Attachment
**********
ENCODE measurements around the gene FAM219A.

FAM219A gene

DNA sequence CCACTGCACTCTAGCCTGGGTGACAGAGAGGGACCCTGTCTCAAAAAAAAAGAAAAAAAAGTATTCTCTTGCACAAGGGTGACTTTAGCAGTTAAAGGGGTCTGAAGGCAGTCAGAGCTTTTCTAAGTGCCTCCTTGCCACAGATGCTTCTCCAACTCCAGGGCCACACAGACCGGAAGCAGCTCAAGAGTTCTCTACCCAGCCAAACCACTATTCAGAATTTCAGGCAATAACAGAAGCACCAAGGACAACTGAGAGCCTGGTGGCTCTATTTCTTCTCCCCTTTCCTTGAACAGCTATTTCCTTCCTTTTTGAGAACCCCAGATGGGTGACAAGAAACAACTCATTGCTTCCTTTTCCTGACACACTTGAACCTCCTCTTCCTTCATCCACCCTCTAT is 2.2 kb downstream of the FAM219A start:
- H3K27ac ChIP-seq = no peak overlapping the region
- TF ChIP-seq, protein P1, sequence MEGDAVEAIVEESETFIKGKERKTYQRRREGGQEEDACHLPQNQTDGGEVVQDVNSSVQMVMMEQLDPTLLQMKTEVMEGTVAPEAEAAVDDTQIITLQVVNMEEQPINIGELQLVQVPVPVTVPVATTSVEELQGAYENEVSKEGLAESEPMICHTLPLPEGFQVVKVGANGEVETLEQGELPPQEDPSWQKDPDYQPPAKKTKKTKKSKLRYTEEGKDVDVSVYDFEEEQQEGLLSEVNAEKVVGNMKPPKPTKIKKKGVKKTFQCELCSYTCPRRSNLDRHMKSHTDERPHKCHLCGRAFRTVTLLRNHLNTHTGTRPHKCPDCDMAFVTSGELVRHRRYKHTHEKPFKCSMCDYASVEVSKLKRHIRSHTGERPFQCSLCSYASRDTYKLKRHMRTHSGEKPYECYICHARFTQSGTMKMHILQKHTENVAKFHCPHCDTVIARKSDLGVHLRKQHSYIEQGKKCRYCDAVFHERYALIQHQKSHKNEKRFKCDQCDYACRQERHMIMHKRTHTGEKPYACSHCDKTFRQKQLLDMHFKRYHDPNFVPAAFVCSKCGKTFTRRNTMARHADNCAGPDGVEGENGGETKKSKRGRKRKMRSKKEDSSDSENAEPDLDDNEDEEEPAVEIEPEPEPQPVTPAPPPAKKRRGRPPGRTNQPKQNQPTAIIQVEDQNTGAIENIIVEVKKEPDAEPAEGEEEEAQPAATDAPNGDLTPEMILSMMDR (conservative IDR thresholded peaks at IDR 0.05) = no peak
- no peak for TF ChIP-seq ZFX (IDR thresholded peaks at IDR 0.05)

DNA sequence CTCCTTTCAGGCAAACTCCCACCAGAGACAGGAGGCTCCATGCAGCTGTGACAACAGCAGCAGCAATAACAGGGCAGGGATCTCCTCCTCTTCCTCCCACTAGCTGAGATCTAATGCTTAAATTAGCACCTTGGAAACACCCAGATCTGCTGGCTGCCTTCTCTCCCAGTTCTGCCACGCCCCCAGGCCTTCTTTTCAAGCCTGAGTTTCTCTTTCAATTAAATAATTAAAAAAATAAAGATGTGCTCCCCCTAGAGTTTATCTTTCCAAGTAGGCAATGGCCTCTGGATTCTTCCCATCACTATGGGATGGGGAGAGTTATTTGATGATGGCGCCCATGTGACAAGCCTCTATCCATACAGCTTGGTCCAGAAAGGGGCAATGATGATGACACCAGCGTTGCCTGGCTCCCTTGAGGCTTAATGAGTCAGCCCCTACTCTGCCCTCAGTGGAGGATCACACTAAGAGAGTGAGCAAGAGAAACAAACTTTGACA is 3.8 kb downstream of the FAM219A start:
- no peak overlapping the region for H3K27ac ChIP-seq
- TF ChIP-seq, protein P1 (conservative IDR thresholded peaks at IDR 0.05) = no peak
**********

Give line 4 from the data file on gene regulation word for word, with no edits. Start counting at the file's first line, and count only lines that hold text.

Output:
- H3K27ac ChIP-seq = no peak overlapping the region